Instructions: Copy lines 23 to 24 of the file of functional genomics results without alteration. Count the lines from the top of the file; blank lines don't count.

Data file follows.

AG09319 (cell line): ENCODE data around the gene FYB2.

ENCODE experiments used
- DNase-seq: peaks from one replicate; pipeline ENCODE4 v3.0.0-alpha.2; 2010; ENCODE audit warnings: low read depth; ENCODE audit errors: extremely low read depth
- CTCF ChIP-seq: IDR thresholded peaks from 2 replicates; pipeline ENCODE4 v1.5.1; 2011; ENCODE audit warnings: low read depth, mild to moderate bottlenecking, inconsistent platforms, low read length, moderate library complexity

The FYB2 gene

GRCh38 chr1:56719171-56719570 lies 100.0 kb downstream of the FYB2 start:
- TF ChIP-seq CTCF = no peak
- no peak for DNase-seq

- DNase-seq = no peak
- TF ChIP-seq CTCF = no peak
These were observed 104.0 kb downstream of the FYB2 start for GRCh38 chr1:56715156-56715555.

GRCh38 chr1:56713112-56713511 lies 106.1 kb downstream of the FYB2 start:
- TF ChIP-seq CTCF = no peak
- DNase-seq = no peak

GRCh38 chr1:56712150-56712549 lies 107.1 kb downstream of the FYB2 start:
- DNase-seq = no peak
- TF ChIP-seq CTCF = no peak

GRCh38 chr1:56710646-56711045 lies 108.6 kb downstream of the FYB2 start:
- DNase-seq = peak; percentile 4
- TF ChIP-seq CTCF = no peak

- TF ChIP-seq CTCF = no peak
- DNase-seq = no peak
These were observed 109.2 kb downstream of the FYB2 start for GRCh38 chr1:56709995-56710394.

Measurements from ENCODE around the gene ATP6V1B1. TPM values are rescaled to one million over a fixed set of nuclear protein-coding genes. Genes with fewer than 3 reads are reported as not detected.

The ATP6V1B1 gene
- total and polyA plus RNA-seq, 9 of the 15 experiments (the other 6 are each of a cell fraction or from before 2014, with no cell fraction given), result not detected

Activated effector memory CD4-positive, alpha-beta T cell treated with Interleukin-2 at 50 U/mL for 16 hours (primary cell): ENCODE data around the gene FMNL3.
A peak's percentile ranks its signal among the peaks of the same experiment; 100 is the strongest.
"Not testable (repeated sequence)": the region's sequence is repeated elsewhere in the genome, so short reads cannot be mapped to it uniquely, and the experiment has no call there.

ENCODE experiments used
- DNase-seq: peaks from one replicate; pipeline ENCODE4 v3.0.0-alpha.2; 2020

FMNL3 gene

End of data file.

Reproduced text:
These were observed 109.2 kb downstream of the FYB2 start for GRCh38 chr1:56709995-56710394.

Measurements from ENCODE around the gene ATP6V1B1. TPM values are rescaled to one million over a fixed set of nuclear protein-coding genes. Genes with fewer than 3 reads are reported as not detected.